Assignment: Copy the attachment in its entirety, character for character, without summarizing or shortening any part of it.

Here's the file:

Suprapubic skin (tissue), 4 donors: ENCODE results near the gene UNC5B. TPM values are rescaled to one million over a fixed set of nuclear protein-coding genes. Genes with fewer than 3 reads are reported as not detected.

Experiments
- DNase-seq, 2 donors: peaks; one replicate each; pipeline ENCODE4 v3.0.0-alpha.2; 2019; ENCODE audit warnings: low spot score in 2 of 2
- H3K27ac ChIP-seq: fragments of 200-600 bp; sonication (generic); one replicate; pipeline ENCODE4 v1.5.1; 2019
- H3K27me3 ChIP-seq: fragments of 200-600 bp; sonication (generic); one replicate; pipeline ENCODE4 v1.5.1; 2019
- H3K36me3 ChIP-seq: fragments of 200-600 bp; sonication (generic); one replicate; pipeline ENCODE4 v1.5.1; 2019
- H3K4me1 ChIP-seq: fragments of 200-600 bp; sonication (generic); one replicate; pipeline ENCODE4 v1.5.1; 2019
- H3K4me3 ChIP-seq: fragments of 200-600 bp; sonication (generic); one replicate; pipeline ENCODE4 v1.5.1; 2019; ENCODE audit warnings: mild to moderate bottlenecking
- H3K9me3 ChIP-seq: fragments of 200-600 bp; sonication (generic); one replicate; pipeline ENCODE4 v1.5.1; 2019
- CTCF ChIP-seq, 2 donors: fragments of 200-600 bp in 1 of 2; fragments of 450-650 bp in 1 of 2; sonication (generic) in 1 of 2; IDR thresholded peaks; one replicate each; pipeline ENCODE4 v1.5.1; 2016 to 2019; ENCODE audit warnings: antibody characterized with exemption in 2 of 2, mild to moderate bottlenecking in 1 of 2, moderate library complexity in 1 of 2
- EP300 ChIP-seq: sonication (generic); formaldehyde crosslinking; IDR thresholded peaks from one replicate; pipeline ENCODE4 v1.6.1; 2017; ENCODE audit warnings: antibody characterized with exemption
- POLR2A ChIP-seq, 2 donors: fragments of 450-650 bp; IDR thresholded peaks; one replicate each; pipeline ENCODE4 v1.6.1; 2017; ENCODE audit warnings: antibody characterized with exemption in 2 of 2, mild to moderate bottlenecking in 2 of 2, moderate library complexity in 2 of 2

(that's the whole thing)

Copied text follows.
Suprapubic skin (tissue), 4 donors: ENCODE results near the gene UNC5B. TPM values are rescaled to one million over a fixed set of nuclear protein-coding genes. Genes with fewer than 3 reads are reported as not detected.

Experiments
- DNase-seq, 2 donors: peaks; one replicate each; pipeline ENCODE4 v3.0.0-alpha.2; 2019; ENCODE audit warnings: low spot score in 2 of 2
- H3K27ac ChIP-seq: fragments of 200-600 bp; sonication (generic); one replicate; pipeline ENCODE4 v1.5.1; 2019
- H3K27me3 ChIP-seq: fragments of 200-600 bp; sonication (generic); one replicate; pipeline ENCODE4 v1.5.1; 2019
- H3K36me3 ChIP-seq: fragments of 200-600 bp; sonication (generic); one replicate; pipeline ENCODE4 v1.5.1; 2019
- H3K4me1 ChIP-seq: fragments of 200-600 bp; sonication (generic); one replicate; pipeline ENCODE4 v1.5.1; 2019
- H3K4me3 ChIP-seq: fragments of 200-600 bp; sonication (generic); one replicate; pipeline ENCODE4 v1.5.1; 2019; ENCODE audit warnings: mild to moderate bottlenecking
- H3K9me3 ChIP-seq: fragments of 200-600 bp; sonication (generic); one replicate; pipeline ENCODE4 v1.5.1; 2019
- CTCF ChIP-seq, 2 donors: fragments of 200-600 bp in 1 of 2; fragments of 450-650 bp in 1 of 2; sonication (generic) in 1 of 2; IDR thresholded peaks; one replicate each; pipeline ENCODE4 v1.5.1; 2016 to 2019; ENCODE audit warnings: antibody characterized with exemption in 2 of 2, mild to moderate bottlenecking in 1 of 2, moderate library complexity in 1 of 2
- EP300 ChIP-seq: sonication (generic); formaldehyde crosslinking; IDR thresholded peaks from one replicate; pipeline ENCODE4 v1.6.1; 2017; ENCODE audit warnings: antibody characterized with exemption
- POLR2A ChIP-seq, 2 donors: fragments of 450-650 bp; IDR thresholded peaks; one replicate each; pipeline ENCODE4 v1.6.1; 2017; ENCODE audit warnings: antibody characterized with exemption in 2 of 2, mild to moderate bottlenecking in 2 of 2, moderate library complexity in 2 of 2